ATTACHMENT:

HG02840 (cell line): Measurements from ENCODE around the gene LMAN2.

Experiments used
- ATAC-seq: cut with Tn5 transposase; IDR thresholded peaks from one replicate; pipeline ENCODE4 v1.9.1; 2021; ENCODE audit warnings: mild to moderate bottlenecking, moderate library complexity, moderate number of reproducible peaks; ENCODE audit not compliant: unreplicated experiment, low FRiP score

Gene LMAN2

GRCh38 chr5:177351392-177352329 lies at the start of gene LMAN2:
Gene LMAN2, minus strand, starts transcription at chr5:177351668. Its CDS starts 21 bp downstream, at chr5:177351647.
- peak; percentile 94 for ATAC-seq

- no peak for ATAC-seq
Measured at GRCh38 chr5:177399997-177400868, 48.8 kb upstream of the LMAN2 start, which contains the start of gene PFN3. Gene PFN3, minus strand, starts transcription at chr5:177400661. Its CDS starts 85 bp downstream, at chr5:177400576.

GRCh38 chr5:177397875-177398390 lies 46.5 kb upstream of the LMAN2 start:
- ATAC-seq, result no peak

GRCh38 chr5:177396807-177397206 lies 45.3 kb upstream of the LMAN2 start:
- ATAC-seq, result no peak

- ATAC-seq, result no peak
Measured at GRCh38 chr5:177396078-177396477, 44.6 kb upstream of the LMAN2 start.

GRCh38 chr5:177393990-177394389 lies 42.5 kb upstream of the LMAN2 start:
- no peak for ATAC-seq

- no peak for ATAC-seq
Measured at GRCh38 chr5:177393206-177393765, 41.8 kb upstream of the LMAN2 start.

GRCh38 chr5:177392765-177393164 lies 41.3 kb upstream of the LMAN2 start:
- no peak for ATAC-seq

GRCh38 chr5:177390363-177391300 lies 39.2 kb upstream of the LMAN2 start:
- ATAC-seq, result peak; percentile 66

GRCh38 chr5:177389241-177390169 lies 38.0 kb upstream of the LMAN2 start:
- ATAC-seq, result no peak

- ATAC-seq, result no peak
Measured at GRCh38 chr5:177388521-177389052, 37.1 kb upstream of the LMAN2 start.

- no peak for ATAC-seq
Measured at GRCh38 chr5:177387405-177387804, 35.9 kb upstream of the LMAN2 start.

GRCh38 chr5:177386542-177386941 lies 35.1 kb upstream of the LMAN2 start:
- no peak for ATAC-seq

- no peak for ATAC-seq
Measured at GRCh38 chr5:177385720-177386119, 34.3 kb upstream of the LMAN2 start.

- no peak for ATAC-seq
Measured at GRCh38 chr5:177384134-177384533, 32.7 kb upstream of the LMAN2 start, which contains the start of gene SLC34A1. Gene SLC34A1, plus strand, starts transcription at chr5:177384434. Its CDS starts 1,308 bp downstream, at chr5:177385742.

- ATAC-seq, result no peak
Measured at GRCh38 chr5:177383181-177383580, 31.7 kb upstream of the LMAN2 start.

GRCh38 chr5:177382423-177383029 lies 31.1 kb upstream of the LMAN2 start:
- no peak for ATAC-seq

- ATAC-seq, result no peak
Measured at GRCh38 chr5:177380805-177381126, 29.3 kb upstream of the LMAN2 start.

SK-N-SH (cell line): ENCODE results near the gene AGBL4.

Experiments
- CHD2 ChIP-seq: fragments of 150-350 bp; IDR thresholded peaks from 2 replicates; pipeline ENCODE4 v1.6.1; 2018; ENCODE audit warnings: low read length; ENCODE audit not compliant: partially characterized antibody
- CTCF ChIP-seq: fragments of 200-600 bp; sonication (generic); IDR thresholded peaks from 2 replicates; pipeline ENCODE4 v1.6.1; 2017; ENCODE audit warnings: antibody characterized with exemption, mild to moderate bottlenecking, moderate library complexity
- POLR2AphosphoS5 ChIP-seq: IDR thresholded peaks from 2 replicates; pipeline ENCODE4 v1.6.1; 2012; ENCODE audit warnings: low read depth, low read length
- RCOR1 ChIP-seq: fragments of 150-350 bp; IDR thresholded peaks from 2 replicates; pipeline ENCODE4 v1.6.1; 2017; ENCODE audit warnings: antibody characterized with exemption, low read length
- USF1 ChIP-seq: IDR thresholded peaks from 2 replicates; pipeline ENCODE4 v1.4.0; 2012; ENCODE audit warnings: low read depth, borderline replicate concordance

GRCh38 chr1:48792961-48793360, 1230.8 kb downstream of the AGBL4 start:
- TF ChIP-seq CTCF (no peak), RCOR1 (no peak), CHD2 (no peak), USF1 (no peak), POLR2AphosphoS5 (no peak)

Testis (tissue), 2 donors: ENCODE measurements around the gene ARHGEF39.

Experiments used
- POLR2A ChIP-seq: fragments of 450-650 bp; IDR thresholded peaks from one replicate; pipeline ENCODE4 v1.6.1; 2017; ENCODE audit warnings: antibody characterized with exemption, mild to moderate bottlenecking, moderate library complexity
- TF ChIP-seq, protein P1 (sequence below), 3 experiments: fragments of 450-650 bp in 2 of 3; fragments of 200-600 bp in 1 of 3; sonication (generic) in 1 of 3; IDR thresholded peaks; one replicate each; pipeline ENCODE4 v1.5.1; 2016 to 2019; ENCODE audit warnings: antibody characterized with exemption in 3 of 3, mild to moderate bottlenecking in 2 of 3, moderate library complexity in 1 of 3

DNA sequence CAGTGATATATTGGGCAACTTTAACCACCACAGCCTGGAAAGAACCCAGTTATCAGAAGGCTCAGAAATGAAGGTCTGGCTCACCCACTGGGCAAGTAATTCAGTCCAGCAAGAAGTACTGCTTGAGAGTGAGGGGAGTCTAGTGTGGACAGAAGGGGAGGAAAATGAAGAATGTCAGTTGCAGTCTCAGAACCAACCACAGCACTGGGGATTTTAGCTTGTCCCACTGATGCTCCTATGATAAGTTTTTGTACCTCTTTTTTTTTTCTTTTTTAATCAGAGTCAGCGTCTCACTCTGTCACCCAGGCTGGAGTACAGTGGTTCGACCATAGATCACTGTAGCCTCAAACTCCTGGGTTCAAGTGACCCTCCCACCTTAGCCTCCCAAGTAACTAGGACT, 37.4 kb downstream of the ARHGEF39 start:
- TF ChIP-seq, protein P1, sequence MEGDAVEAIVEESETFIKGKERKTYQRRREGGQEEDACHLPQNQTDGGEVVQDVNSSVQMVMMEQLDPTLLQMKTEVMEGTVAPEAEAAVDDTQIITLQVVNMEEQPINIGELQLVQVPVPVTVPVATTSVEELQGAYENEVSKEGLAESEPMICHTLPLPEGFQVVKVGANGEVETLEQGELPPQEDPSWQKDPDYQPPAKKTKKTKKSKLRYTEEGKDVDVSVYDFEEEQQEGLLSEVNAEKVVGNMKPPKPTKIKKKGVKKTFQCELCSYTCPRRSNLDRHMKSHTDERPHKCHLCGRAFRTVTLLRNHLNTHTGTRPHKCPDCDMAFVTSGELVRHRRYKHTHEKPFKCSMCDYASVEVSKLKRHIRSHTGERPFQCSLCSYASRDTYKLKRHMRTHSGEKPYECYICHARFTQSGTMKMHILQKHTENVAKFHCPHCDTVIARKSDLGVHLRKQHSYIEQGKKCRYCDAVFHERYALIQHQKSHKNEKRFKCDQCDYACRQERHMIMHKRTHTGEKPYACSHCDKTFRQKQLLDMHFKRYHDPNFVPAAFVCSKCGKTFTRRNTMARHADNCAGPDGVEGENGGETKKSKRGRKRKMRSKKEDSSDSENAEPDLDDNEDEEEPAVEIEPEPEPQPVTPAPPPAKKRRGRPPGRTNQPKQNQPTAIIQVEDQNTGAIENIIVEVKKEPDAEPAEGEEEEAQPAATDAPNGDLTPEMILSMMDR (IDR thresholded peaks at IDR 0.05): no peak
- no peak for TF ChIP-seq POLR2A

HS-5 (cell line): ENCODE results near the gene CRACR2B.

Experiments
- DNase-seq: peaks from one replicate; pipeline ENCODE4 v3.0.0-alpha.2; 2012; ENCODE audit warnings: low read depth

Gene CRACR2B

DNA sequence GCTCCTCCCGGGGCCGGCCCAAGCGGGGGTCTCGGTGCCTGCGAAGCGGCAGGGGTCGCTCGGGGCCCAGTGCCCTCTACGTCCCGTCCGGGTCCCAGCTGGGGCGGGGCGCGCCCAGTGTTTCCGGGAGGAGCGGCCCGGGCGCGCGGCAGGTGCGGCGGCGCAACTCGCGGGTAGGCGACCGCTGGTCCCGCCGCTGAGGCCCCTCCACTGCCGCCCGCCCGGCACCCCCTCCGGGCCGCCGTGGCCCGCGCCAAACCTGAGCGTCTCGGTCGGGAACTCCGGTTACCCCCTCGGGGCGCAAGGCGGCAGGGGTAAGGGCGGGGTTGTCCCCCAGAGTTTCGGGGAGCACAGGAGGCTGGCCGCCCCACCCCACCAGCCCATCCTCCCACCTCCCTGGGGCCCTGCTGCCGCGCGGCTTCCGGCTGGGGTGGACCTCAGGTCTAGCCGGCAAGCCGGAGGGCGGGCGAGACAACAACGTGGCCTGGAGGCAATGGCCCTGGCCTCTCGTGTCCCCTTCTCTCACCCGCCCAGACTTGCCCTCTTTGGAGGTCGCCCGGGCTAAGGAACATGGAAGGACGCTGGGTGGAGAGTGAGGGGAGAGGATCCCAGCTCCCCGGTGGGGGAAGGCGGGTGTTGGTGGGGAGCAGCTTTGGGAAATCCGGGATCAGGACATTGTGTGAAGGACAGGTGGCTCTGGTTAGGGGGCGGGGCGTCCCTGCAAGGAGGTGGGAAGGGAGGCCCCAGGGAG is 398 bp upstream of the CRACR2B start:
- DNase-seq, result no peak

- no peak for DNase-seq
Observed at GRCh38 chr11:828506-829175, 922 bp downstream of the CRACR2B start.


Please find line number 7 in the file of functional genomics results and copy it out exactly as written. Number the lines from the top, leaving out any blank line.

- peak; percentile 94 for ATAC-seq